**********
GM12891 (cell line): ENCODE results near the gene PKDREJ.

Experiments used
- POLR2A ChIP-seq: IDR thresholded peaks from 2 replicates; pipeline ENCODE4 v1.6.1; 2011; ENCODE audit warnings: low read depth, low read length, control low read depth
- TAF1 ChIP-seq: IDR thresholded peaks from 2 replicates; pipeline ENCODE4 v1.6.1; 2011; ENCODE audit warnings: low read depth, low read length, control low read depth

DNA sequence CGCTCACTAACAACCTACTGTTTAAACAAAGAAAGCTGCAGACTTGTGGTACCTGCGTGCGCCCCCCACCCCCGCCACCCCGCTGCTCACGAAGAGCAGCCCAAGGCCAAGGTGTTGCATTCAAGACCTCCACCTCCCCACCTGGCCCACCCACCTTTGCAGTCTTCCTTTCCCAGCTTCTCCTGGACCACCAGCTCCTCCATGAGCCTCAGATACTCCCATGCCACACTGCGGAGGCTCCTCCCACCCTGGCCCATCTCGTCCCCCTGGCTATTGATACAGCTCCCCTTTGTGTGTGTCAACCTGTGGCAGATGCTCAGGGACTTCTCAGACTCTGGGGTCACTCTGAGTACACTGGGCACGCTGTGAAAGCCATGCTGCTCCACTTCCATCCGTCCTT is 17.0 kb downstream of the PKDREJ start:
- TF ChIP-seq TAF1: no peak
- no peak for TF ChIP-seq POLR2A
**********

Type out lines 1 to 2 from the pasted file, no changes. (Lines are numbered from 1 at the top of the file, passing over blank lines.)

GM12891 (cell line): ENCODE results near the gene PKDREJ.

Experiments used